DRIVERS WANTED Since 1994, U.S. household growth has eclipsed growth in the housing stock, generating a supply shortage. The key demographic segments contributing to this increase include:

  • Immigration. Homeownership rates among immigrants jump dramatically between seven and 12 years of residency, and this demographic group has been responsible for one-third of household growth over the past decade. A wave of immigrants entered the U.S. starting in about 1990, which has now reached peak buying years.
  • Baby Boomers. As boomers reach retirement age, they are increasingly purchasing second homes, spurred by rising household wealth and low mortgage rates. With the leading end of this generation reaching their sixties, we expect this trend to strengthen.
  • Nontraditional Households. Driven by higher divorce rates, people staying single longer, and remarriage rates falling, the number of nontraditional households has grown dramatically. Since 1994, the growth in households headed by unmarried women has accounted for nearly one-third of the growth in homeowners.
  • Employment. In addition to demographic trends, job growth has helped spur home-ownership. Since 1994, job growth in the U.S. has increased at a compounded rate of 1.6 percent a year versus new home formation growth of 1.0 percent, allowing more potential buyers to enter the market.
  • The chart above compares the housing stock to both household formation and job growth since 1965. Although the undersupply of homes in the past decade relative to household formation is clearly visible, of equal importance is the trend of lower cyclical troughs and peaks in comparing the housing stock to new job formation. This demonstrates increased builder restraint in good markets and the general shift to a “build-to-order” operating model.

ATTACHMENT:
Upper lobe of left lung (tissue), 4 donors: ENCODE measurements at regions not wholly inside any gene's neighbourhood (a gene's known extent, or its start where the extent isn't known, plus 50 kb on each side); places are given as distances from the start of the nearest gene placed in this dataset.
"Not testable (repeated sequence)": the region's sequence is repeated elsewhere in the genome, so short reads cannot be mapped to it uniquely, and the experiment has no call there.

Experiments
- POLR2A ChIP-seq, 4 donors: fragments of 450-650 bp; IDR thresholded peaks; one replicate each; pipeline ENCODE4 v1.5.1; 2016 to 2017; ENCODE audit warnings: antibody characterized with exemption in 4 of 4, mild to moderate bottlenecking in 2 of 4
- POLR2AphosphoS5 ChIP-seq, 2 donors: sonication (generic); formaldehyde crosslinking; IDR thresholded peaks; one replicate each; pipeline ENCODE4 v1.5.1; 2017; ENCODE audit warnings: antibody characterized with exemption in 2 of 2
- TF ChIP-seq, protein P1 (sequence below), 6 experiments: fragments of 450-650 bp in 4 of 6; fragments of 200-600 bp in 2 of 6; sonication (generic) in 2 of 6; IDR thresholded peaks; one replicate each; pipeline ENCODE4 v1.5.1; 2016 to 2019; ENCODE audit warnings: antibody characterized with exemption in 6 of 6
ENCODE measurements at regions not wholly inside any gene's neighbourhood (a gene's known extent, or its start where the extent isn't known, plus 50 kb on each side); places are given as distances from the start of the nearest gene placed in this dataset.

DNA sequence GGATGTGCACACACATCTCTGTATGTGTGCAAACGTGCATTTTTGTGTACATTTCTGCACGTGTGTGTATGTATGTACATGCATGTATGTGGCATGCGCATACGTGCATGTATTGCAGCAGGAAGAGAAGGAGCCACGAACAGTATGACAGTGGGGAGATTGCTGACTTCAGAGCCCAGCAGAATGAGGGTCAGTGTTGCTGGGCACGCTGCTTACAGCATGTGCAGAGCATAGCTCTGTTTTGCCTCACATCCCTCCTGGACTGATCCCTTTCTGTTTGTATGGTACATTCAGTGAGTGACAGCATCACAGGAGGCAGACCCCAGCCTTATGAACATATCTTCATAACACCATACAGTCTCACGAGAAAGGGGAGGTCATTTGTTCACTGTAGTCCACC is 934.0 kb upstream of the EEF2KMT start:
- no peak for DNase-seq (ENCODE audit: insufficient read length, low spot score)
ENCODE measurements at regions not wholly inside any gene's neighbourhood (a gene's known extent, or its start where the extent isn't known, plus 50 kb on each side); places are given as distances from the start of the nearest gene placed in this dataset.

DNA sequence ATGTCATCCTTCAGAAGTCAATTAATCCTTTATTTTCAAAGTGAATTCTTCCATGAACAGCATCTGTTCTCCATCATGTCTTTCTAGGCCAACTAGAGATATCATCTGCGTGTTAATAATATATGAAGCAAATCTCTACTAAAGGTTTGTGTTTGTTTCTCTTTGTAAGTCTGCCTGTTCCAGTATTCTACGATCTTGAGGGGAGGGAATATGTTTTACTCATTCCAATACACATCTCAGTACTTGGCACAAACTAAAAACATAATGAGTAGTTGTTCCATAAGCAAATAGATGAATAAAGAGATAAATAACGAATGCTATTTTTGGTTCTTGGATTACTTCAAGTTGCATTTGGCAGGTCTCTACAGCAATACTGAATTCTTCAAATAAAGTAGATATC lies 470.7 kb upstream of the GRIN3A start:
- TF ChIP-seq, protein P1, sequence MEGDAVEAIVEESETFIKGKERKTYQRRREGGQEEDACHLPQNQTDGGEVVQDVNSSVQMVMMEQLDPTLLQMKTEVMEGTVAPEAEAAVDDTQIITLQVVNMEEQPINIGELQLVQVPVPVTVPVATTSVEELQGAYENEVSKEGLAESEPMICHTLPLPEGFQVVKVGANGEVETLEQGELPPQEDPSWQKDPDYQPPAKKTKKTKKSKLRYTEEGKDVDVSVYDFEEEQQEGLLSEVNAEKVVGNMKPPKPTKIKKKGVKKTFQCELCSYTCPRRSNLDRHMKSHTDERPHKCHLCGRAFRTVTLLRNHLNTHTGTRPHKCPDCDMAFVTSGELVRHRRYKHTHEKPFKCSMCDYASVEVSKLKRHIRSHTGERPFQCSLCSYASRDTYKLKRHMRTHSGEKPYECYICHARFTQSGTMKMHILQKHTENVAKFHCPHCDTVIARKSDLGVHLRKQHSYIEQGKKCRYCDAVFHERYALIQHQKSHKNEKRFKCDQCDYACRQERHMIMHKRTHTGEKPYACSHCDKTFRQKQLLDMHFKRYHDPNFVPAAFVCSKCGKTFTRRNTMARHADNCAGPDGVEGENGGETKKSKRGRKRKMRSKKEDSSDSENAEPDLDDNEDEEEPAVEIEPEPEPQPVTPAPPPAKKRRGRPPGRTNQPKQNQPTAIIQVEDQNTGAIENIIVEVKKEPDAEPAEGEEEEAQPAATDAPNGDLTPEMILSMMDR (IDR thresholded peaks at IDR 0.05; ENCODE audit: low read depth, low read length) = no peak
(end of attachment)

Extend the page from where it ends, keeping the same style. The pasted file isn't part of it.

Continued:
THIRD SOFT LANDING UNFOLDING Mortgage liquidity has increased significantly since the early 1990s. This, combined with favorable demographic trends, has muted the cyclicality of housing demand. As a result, the housing market has survived two “soft landings” in 1994-95 and again in 1998-2000. We believe a third soft landing is unfolding currently, as mortgage rates are starting to inch higher.

    SOFT LANDINGS EXAMINED 1994-95. In 1994-95, new home sales dropped 24 percent from peak levels due to a sharp 240 basis point increase in mortgage rates to 9.2 percent. In this period, year-over-year earnings growth (per a selected peer group) remained above 20 percent, but stocks declined 40 percent.


    1998-2000. Again in 1998-2000, new home sales fell 17 percent from peak to trough over a 19-month period, as mortgage rates jumped 160 basis points to 8.4 percent. Earnings per share growth remained robust, with the lowest rate at 31 percent. However, this did not offset a 26 percent decline in the average stock price, from peak to trough. We note that this was largely due to a sector rotation into technology stocks, which we believe is unlikely to reoccur.

    2004-2005. Since June 2004, the Fed has executed a typical tightening, with 11 increases of 25 basis points each in the fed funds rates to 3.75 percent currently. The yield curve has inverted, however, and mortgage rates have decoupled from their typical relationship with short-term rates. As such, the 30-year fixed rate is at 5.8 percent, up just 60 basis points from its low in June 2003. Lower rates along with steady job increases and consumer confidence are driving robust housing demand, which in turn is driving record earnings power for the home builders.